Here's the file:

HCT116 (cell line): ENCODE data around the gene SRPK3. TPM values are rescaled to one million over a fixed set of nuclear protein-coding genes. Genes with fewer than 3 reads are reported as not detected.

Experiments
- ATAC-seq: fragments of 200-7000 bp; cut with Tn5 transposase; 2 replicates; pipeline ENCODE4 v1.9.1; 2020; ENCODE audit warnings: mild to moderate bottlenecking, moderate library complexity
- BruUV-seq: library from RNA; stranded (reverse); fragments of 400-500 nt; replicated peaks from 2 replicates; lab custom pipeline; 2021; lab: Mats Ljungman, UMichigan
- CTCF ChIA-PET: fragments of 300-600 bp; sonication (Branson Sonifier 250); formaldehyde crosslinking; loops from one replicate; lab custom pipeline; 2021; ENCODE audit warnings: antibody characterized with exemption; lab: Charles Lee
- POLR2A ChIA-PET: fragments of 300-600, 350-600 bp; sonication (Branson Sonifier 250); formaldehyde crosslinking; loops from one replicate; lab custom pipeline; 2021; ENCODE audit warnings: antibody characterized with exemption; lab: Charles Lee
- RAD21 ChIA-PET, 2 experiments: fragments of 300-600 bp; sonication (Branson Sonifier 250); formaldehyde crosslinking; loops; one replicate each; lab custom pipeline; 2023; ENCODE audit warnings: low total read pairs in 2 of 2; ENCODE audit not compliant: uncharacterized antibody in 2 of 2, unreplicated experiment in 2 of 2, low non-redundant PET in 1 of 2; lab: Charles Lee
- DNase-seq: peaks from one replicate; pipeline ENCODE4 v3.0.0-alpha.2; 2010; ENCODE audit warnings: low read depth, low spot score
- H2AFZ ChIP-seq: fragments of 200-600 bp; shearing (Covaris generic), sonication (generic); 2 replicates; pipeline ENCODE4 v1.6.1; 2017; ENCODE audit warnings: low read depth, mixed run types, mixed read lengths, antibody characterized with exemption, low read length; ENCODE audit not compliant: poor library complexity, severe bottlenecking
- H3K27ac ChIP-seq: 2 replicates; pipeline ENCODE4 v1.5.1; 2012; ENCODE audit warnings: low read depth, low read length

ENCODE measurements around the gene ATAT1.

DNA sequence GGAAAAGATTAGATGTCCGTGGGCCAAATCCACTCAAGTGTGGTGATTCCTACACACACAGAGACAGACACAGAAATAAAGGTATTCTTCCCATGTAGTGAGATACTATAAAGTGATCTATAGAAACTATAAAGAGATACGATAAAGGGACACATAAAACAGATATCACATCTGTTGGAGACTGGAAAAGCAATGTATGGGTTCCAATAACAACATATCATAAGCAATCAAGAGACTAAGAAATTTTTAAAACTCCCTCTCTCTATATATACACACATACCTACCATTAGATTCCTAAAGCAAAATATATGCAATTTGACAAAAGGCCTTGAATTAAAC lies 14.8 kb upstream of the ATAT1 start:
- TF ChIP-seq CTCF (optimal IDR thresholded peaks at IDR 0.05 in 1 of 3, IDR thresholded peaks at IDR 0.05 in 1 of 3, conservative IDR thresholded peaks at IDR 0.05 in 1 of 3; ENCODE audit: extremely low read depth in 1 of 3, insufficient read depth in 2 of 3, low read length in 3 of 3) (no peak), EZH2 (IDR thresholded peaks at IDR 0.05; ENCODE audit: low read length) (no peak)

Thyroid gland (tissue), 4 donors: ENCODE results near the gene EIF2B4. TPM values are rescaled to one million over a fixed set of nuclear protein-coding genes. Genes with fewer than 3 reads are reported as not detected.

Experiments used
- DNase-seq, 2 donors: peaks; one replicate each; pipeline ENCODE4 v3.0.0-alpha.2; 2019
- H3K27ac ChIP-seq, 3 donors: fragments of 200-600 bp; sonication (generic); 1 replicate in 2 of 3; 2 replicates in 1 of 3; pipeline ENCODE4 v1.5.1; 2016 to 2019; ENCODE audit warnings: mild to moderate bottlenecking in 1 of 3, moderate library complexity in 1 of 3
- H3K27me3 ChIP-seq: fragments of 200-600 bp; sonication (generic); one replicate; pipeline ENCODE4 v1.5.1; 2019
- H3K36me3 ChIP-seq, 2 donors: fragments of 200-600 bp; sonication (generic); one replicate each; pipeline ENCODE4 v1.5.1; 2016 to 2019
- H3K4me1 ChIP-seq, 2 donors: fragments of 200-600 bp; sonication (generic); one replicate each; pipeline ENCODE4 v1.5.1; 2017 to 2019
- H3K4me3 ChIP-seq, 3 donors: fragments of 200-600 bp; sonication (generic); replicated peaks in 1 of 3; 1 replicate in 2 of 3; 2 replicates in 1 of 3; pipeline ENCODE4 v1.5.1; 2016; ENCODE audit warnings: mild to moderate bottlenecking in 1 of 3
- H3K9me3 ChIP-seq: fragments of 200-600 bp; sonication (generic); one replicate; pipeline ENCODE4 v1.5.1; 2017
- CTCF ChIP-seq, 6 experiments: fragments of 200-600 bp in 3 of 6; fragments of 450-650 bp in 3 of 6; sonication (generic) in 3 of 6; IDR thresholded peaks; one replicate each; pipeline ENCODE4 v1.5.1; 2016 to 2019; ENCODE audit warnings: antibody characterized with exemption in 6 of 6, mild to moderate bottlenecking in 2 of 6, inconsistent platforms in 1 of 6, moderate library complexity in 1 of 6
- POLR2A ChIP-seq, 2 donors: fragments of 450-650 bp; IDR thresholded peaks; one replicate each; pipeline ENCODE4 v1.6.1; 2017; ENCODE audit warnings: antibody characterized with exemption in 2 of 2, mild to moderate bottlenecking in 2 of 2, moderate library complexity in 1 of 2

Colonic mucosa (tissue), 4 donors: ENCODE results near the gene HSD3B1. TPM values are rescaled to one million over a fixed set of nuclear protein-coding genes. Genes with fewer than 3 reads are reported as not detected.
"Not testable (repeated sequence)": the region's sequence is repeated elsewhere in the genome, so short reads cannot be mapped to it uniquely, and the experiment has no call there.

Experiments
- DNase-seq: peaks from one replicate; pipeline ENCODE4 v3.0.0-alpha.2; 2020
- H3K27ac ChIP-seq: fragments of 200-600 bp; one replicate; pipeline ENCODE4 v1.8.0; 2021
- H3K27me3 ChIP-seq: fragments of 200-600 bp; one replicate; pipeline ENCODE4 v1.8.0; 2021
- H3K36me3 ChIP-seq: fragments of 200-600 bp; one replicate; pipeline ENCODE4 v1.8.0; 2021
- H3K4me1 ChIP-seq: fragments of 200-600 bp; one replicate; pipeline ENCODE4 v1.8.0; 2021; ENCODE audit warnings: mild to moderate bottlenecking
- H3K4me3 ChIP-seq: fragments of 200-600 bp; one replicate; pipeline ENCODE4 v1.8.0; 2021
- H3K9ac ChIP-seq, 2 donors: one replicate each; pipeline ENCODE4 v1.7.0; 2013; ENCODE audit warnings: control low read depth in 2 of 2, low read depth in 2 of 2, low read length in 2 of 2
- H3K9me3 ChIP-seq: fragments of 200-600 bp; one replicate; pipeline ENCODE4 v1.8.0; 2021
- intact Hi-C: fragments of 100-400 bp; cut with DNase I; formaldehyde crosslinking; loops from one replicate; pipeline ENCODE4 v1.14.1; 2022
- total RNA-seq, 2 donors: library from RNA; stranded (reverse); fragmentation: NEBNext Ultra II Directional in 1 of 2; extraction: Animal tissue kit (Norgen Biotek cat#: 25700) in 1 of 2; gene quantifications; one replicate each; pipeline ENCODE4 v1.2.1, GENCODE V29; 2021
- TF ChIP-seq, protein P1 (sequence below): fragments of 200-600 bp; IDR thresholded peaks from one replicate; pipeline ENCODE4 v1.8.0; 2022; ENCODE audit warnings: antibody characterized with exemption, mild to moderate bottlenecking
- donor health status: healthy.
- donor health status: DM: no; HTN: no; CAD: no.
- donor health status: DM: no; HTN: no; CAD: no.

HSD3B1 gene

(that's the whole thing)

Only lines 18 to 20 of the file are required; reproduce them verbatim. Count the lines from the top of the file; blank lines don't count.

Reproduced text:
- H3K27me3 ChIP-seq: fragments of 200-600 bp; sonication (generic); one replicate; pipeline ENCODE4 v1.5.1; 2019
- H3K36me3 ChIP-seq, 2 donors: fragments of 200-600 bp; sonication (generic); one replicate each; pipeline ENCODE4 v1.5.1; 2016 to 2019
- H3K4me1 ChIP-seq, 2 donors: fragments of 200-600 bp; sonication (generic); one replicate each; pipeline ENCODE4 v1.5.1; 2017 to 2019